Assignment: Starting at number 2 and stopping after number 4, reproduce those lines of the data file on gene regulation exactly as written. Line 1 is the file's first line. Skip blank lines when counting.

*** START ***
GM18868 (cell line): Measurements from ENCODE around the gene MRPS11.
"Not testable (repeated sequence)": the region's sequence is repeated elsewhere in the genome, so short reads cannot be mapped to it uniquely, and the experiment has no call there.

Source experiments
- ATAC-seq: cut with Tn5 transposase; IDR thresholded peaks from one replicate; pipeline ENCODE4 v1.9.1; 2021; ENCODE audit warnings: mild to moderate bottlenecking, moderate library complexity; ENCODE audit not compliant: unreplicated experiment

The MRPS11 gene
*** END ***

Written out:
"Not testable (repeated sequence)": the region's sequence is repeated elsewhere in the genome, so short reads cannot be mapped to it uniquely, and the experiment has no call there.

Source experiments
- ATAC-seq: cut with Tn5 transposase; IDR thresholded peaks from one replicate; pipeline ENCODE4 v1.9.1; 2021; ENCODE audit warnings: mild to moderate bottlenecking, moderate library complexity; ENCODE audit not compliant: unreplicated experiment